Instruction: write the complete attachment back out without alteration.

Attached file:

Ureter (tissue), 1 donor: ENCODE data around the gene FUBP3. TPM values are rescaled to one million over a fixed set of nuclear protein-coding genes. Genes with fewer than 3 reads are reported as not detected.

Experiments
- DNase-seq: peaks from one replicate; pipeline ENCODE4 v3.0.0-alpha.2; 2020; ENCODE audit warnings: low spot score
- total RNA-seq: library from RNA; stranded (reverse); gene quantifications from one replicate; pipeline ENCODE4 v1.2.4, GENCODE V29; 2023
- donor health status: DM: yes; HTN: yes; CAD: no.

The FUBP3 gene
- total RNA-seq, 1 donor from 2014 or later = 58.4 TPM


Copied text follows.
Ureter (tissue), 1 donor: ENCODE data around the gene FUBP3. TPM values are rescaled to one million over a fixed set of nuclear protein-coding genes. Genes with fewer than 3 reads are reported as not detected.

Experiments
- DNase-seq: peaks from one replicate; pipeline ENCODE4 v3.0.0-alpha.2; 2020; ENCODE audit warnings: low spot score
- total RNA-seq: library from RNA; stranded (reverse); gene quantifications from one replicate; pipeline ENCODE4 v1.2.4, GENCODE V29; 2023
- donor health status: DM: yes; HTN: yes; CAD: no.

The FUBP3 gene
- total RNA-seq, 1 donor from 2014 or later = 58.4 TPM